Temperatures

Temperature control is vital to the success of using self-levelers.  With self-levelers heat is your worst enemy.  When you are dealing with a self-leveling product, you must monitor four temperatures.

1. Ambient temperature

2. Slab temperature

3. Powder temperature

4. Mix water temperature

If any of these temperatures exceed 70°F (21.1°C) it will prove to be detrimental to the application.  In warm weather conditions the pour may have to be done early in the morning or late in the evening when temperatures are cooler.  Powders can be stored in a cool place and the mix water container can be filled with several blocks of ice to cool the mix water.  Heat causes the self-leveling mix to stop flowing prematurely, usually less than five minutes, making it difficult to get it placed on time.

In cold conditions the self-leveler will slow its set time down, but beware of any temperatures below 50°F (10.0C), as it will also have an adverse effect on the mix.

Photo #1 – Mixing:   When mixing, it is critical to use the correct water-to-powder mixture.  Mixing is done by adding the correct amount of powder to a premeasured amount of water.  Once the powder is added to the water it is necessary to power mix with a heavy duty drill at about a 650 rpm for approximately two minutes.  Power mixing will break the surface tension in the water, allowing for a smooth mix that will flow easily for about six to eight minutes.  Once the mixing is complete, get the mix out of the container and on to the floor without delay.  The approximate time from the time the powder hits the water to the stop of the flow time is about 10 minutes at 70°F (21.1°C), and you still need time for the spreading and smoothing process.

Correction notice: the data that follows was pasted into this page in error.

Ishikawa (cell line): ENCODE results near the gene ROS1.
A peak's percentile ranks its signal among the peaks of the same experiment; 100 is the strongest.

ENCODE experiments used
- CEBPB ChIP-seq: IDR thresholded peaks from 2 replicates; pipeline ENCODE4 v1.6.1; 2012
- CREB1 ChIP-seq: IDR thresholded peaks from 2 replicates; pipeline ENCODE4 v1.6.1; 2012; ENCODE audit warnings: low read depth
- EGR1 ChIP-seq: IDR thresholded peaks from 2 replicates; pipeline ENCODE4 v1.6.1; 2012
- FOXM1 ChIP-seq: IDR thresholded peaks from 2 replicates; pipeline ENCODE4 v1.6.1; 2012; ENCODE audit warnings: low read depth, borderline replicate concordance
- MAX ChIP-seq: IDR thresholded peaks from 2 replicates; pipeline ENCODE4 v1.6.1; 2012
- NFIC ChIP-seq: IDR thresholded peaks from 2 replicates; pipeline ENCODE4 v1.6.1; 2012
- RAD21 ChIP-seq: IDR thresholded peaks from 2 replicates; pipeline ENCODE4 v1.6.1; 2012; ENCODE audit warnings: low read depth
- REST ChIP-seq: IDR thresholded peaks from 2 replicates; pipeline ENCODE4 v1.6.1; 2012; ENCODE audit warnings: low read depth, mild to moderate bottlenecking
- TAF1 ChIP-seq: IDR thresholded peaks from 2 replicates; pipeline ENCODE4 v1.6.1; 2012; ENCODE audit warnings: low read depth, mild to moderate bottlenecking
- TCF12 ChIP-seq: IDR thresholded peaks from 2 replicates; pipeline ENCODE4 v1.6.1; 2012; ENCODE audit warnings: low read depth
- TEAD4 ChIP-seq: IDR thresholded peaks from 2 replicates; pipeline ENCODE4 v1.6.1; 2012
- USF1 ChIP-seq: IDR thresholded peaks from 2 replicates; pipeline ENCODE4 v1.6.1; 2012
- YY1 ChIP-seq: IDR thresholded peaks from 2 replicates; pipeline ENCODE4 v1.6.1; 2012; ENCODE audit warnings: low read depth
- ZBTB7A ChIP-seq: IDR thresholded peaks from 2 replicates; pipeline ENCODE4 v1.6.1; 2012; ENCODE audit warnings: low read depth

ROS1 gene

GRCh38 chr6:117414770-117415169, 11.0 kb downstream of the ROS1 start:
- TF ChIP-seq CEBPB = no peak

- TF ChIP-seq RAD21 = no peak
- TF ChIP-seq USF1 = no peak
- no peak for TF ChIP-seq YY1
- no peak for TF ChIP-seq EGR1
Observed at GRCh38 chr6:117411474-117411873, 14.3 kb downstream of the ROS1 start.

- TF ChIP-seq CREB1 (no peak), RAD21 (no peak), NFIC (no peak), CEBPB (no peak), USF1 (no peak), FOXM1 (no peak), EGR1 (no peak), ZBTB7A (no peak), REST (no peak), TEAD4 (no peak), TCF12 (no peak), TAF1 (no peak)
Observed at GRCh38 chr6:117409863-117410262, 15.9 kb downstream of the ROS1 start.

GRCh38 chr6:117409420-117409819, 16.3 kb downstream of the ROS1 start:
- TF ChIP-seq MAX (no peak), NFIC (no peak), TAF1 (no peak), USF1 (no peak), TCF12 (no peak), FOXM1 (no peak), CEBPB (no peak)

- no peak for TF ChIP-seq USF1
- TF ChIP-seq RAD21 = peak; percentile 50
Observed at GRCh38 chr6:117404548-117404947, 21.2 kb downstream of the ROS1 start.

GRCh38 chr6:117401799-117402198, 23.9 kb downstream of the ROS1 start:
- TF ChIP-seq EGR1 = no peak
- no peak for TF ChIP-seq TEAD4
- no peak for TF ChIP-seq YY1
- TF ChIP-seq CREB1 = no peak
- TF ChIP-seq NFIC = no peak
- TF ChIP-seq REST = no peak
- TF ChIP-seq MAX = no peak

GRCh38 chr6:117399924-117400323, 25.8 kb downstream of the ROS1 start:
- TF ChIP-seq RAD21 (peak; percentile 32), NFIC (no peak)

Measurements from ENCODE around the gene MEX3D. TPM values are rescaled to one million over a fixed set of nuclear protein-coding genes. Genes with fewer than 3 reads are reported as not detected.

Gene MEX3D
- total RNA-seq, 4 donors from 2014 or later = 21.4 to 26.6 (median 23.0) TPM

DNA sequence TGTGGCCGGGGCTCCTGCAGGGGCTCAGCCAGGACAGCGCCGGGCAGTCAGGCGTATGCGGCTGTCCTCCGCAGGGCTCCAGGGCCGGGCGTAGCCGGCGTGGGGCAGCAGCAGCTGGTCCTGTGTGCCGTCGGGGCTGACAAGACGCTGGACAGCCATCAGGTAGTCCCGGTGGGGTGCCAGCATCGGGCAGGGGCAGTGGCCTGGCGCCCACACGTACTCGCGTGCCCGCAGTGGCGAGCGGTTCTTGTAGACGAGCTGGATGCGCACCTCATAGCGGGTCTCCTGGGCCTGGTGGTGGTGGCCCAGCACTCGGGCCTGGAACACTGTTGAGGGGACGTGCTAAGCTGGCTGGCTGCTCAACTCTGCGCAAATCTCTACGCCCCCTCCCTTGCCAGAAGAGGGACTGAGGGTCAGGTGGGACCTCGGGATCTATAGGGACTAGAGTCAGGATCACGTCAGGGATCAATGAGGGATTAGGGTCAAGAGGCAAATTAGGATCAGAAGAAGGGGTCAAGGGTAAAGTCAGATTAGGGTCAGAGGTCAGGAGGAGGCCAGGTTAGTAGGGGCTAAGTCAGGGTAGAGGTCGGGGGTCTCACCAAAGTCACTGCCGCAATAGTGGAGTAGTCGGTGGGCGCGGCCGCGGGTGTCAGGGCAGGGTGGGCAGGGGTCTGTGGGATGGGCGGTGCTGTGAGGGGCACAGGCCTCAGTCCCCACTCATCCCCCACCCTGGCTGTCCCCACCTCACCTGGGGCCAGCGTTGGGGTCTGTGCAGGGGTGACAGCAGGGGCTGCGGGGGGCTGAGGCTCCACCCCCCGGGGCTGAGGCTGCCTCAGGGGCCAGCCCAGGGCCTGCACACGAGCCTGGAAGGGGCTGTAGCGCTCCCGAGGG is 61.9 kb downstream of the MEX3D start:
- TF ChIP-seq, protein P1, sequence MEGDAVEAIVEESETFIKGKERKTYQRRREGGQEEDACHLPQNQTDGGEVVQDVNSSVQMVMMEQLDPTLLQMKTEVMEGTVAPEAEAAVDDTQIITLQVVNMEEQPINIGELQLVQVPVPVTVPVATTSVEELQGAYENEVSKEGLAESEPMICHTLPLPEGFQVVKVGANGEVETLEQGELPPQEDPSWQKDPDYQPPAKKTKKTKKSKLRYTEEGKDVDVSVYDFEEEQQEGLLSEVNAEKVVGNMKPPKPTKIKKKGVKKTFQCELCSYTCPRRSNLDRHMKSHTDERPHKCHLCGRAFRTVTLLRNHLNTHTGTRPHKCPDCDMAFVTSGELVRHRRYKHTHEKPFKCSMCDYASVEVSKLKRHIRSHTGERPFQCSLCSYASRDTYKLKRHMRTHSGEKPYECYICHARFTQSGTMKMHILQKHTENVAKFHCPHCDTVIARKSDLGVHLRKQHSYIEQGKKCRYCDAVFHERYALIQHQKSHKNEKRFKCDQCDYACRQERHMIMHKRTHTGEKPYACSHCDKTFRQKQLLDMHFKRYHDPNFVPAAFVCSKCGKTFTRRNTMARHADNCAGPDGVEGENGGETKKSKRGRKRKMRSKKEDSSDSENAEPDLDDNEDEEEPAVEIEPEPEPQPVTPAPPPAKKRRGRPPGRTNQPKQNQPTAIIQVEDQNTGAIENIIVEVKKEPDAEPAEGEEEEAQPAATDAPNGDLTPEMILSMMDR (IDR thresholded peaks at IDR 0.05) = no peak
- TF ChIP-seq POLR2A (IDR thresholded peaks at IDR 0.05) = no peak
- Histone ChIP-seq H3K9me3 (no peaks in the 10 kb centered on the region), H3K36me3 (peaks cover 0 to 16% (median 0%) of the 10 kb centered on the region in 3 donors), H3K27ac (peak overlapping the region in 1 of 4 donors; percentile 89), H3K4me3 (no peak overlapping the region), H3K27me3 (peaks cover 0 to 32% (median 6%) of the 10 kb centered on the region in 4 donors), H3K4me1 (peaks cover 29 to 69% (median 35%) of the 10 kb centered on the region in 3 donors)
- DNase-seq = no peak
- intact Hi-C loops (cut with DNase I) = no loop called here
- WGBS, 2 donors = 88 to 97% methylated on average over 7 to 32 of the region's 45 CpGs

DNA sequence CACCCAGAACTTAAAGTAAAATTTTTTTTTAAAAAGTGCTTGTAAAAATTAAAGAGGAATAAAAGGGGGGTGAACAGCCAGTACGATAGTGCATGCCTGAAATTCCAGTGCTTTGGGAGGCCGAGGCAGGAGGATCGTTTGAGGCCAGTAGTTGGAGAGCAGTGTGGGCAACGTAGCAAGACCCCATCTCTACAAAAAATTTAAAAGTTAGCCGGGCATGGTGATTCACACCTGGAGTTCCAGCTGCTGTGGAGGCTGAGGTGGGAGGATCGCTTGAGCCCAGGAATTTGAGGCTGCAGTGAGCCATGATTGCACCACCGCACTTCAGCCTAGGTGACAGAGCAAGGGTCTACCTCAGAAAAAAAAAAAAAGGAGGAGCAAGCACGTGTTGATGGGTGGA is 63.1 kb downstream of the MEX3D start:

Photo #2 – Spreading:  Immediately after the mixing process is completed, pour the mix onto the floor and move the mix with a spreader to obtain a uniform thickness.  The spreader is a stand-up, hand held device that can be set to apply a desired even thickness of underlayment over the substrate.

Photo #3 – Smoothing: The smoother is a second hand held-device to place the final smoothing by removing the spreader marks, footprints and all irregularities.  

The working time varies eight to ten minutes depending upon temperature.  While this doesn’t seem like much time it is more than adequate to spread and smooth the area.  For example, a crew of three can cover about 1,500 square feet per hour without any difficulty.

Photo #4 – Pumping:  For large installations self-leveling underlayments can be pumped.  The pump will control the critical water-to-powder mixture and allow for a faster installation. For example, a three-man crew can easily do 7,000 sq. ft. per hour.



Drying

The usual drying takes about two hours before you can walk on the newly installed surface, and resilient flooring can be installed the next day.  Care must be taken to not allow the underlayment to dry too fast.  Underlayments that dry too fast will tend to surface crack.